11.2 Harmonizing a Melody with Root Position Triads: Theory exercises

In addition to Workbook Chapter 11.2, see the example below.

Let’s look at an example of harmonizing a melody with root position chords. Listen to how the melody sounds. Think about melodic phrasing, cadences, and harmonic rhythm. When do you hear chord changes? When do you hear pauses and endings in the music?

A four bar musical example in F major with notes A4, G4, F4, G4, G4, A4, B-flat 4, G4, A4, G4, F4.

Our first steps are to label the key, write the chords used in the key in root position, and write in the scale degrees in the soprano voice.

The musical example in F major with scale degrees added to the soprano and a list of triads built on each scale degree in the key.

Next, create a list of the three possible chords that can be supported by each scale degree. Each scale degree could be the root, 3rd, or 5th of a chord. Start with the chord built on the scale degree. Then count backwards two chords in the scale in order to find the next chord. Then count two chords backwards in the scale to find the last chord. Our melody begins on scale degree 3: A. Our first chord is a iii chord. The next possible chord is a I chord (2 backwards from iii), and the last possible chord is vi (2 backwards from I). Fill in the rest of the chord choices.

The musical example in F major with a list of chords possible on each scale degree in the soprano.

The next step is to eliminate any chords from the list that we can’t use. Determine the melodic structure, phrasing, cadences, and potential harmonic rhythm choices. Then, look at functional harmony to eliminate choices. We can eliminate all iii and vi chords because we are not using them in our root position progressions. We can then look at the first and last chords. They should be I chords, so we can eliminate all other choices. We can then look at the cadence chords. This 4-bar progression has two halves. Bar 2 has a pause in the music and needs a weaker cadence than the cadence in bar 4, which should be a strong, conclusive cadence. In order to create a PAC in the last bar, we need a V-I progression. Bar 2 also ends on I, and since we are not using vii˚, V is the only chord on beat 2 that can go to that I chord. Remember that ii does not go to I so can be eliminated as a choice. Though both cadences use the same chords in the same metric position, the final cadence uses 1 in the soprano, which makes it stronger than the cadence in b. 2. Always plan for cadence strength when harmonizing a melody.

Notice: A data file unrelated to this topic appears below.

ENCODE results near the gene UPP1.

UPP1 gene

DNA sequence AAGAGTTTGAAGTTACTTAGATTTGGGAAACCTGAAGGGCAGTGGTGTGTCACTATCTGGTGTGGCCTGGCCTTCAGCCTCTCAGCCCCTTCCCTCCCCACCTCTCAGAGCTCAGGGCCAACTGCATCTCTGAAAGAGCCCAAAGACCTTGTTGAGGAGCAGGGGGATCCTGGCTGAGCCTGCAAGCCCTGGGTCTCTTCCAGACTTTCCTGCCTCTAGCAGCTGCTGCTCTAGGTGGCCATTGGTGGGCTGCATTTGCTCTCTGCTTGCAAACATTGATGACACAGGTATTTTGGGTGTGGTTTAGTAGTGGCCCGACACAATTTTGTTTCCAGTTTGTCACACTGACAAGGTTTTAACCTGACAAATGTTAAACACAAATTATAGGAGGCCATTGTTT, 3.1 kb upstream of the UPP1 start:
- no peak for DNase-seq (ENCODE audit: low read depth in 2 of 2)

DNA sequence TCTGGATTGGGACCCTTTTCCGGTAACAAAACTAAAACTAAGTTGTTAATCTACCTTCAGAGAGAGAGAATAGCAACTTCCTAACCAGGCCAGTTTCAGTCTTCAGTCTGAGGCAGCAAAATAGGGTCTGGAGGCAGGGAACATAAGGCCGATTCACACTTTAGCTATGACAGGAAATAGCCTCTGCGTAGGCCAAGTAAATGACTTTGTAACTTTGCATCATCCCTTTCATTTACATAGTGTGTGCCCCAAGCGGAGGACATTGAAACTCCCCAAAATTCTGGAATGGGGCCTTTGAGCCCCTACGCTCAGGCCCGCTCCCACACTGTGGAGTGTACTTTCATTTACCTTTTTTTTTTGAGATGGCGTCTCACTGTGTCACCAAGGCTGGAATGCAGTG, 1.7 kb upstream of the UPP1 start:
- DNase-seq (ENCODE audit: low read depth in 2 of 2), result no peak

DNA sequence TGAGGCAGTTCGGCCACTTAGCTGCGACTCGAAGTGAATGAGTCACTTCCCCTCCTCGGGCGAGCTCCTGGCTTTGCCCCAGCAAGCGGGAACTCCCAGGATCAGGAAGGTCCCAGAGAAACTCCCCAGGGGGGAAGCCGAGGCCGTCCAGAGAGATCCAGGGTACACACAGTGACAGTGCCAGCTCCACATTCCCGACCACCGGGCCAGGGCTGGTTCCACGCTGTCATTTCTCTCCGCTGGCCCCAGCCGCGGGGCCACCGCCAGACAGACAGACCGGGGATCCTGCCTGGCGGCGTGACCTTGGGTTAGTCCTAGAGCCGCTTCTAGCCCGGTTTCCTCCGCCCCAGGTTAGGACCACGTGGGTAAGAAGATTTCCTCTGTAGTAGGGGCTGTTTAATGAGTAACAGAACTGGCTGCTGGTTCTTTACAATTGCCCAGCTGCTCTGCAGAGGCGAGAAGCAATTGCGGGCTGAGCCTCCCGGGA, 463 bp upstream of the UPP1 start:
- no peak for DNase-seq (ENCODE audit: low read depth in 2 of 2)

The musical example in F major with chords possibilities eliminated.

The next step is to choose a chord progression that works with the phrasing, cadences, harmonic rhythm, and uses good functional harmony. After eliminating chord choices, the second half of the melody only has one choice for a chord progression:

  • IV V I V I; harmonic rhythm: half note, quarter note, half note, half note

Let’s choose a progression for bars 1-2 that works with the progression for bars 3-4. Our choices are:

  • I ii IV V I; harmonic rhythm: half note, quarter note, quarter note, half note, half note
  • I V I V I; harmonic rhythm: half note, quarter note, quarter note, half note, half note

Both progressions share the same harmonic rhythm, which matches nicely with the harmonic rhythm for bars 3-4. Out of the two choices for progressions for bars 1-2, one works better in terms of functional harmony than the other. When we have repetition between chord in a category, like the predominant category, one of those chords usually moves to the other much more often than the reverse motion. In the predominant chord category, IV is much more likely to move to ii than ii is to move to IV. On the other hand, I V I V I is the most fundamental motion in music, even if it not the most interesting progression to use without the help of inversions to smooth out the bass line and provide variety. For those reasons, we will choose the tonic-dominant progression.

The musical example in F major with more chord possibilities eliminated.